• Experimental project: Develop hardware+software to measure the brain signals in virtual reality and during sleep to understand how our brain creates abstract ideas. This project requires very good courses and ideally some lab experience, with either digital electronics or programming in C++ or related languages.
  • Theoretical project: Decipher the complex patterns buried in the terrabytes of neural signals measured while rats make sense of space-time generated by virtual reality. Required background: Proficiency in Matlab or Python. Digital signal processing. Ideally, know at least a few things about neural dynamics.

Faculty: Katsushi Arisaka

Project: We are investigating the physics principle of our visual perception of the external 3D space in the frequency-time domain. The student is expected to combine the visual stimulation by a Virtual Reality headset with brain wave detection by an EEG headset and eye motion tracking by a high-speed camera. Then we will measure the reaction time for various stimulations.


Nuclear Physics
Faculty: Huan Z. Huang/Gang Wang

Project: Study of Heavy Quark Interaction with QCD Matter: QCD partonic matter at extremely high temperature and energy density has been created in Au+Au collisions at Relativistic Heavy Ion Collider (RHIC) at Brookhaven National Laboratory (BNL). We will study heavy quark (Charm and Bottom) interactions with the QCD matter in central Au+Au collisions. Heavy quarks are produced mostly through the gluon-gluon fusion process during the initial impact of the colliding nuclei. After the initial production heavy quarks may scatter off partons in the QCD matter and suffer energy losses while traversing the QCD matter via gluon radiation or elastic scattering. We will investigate experimentally signatures of these heavy quark interactions with the QCD matter.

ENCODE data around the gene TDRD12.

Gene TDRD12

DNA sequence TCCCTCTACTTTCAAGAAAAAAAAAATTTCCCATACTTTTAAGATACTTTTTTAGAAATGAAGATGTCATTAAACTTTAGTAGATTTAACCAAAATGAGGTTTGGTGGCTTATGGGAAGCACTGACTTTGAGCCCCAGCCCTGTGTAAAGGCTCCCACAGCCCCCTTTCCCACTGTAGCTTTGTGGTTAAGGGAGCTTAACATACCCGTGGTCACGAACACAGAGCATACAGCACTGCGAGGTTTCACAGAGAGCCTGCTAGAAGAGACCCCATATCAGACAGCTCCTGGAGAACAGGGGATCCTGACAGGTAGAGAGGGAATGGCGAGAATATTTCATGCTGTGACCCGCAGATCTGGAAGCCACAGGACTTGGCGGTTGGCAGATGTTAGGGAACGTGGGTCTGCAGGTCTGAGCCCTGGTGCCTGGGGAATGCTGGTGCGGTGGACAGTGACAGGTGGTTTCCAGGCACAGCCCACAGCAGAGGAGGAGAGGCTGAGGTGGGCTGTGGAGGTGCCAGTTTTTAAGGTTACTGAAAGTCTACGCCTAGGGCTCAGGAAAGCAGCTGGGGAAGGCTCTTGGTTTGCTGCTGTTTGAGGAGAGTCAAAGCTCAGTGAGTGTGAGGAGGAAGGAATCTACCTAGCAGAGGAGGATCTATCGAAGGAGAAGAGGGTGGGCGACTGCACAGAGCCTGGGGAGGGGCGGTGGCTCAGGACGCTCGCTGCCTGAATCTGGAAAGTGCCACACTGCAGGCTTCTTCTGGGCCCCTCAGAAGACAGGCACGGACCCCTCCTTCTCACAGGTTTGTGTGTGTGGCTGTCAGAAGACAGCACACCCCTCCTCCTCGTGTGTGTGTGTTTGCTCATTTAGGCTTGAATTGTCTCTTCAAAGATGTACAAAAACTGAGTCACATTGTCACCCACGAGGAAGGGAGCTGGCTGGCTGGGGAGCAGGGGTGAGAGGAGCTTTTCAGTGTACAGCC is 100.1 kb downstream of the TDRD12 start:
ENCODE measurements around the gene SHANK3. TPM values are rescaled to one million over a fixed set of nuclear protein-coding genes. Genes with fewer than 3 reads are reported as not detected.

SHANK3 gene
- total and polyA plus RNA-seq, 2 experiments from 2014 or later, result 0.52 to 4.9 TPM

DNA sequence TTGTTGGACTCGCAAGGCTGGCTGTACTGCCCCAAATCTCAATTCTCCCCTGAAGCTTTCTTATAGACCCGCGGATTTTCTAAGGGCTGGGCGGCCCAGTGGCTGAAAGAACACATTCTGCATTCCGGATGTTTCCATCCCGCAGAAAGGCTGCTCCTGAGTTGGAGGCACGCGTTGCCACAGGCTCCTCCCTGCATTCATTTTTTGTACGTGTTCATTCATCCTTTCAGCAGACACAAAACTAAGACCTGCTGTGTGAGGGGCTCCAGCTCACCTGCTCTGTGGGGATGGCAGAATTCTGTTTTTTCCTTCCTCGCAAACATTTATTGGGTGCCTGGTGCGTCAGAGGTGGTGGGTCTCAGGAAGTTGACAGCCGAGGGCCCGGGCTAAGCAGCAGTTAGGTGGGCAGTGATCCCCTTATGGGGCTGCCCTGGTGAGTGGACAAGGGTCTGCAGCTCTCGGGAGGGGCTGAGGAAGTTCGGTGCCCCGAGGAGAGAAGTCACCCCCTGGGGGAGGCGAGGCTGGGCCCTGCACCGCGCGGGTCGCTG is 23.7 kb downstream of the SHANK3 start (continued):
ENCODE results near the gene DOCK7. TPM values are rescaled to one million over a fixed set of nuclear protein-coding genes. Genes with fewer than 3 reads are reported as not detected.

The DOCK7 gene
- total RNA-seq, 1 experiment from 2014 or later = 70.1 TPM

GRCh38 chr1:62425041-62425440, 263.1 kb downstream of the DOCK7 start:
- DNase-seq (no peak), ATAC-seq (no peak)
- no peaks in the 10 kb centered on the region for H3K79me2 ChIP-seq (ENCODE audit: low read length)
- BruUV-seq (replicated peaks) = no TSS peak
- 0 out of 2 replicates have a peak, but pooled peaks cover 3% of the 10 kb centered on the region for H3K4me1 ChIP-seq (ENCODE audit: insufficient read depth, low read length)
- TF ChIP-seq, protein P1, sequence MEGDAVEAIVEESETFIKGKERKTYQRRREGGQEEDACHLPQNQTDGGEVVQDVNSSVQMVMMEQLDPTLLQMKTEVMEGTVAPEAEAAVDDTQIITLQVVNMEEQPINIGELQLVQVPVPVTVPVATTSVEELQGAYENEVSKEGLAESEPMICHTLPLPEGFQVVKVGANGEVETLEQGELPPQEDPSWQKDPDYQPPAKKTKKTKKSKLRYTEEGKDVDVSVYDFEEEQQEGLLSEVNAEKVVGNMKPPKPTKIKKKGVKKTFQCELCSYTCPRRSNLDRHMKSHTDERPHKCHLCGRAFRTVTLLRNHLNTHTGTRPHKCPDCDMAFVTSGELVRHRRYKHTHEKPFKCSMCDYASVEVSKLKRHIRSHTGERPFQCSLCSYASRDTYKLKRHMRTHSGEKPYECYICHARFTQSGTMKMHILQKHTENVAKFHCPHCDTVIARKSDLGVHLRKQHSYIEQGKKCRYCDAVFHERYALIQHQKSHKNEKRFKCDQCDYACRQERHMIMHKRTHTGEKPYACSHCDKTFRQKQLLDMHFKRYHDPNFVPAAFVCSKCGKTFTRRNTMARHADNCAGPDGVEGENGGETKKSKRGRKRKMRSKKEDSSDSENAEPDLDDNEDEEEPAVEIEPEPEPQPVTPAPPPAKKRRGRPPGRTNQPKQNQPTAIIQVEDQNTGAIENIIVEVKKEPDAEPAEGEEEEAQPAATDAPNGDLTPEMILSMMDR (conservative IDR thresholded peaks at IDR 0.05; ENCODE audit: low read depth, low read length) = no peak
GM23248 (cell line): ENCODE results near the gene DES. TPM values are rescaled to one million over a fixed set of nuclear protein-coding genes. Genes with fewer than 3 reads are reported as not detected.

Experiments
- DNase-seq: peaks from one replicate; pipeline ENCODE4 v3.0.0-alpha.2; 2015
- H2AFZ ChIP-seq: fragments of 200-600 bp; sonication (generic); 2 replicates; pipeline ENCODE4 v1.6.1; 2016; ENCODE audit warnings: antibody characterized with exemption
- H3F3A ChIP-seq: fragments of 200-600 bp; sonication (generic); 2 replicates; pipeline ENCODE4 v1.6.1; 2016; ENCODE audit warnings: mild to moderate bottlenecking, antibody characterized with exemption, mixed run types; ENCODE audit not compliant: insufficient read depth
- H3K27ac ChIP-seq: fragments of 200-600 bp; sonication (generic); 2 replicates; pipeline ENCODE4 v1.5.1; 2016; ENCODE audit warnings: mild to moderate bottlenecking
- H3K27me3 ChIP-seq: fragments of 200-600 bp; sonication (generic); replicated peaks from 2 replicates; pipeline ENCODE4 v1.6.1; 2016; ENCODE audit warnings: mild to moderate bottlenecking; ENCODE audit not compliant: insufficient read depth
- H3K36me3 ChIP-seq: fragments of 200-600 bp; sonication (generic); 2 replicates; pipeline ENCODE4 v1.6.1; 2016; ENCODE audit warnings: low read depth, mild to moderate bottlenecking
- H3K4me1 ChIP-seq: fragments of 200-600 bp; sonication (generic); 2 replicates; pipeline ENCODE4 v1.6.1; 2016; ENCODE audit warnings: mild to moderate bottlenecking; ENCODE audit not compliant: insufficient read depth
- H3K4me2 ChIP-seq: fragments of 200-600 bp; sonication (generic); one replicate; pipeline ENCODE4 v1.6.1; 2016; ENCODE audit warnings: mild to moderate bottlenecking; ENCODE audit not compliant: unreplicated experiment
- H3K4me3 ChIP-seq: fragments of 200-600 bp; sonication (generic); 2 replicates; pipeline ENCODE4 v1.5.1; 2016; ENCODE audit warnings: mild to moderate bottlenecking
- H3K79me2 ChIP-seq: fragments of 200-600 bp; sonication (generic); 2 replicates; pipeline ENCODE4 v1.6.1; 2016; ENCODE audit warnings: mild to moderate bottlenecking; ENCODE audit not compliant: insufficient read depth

Physics/Astroparticle Physics
Faculty: Rene Ong

Project: Participate in the development of the GAPS balloon experiment to search for cosmic ray antimatter. Research will involve the construction of long scintillation detectors and the testing of high-speed electronic components. Student will also learn to program in C++/ROOT and to develop their own analysis routines. There is the possibility of carrying out some advanced simulation studies.


QCD and Nuclear Theory
Faculty: Zhongbo Kang

Project: Theoretical modeling of color glass condensate. Color glass condensate (CGC) is a form of matter in an extreme condition, where the gluon degrees of freedom dominates the proton wavefunction. Theoretical CGC modeling is very important because the arise of the CGC is an inevitable consequence of the fundamental theory, Quantum Chromodynamics, and it serves as a universal form of matter that describes the properties of all high-energy, strongly interacting particles. We will model the high energy evolution of the CGC and how they can be used to describe the particle production at major experimental facilities such as the Large Hadron Collider and the Relativistic Heavy Ion Collider.

Questions? Contact the Undergraduate office: Françoise Queval, Student Affairs Officer, 1-707A PAB, 310-825-2453.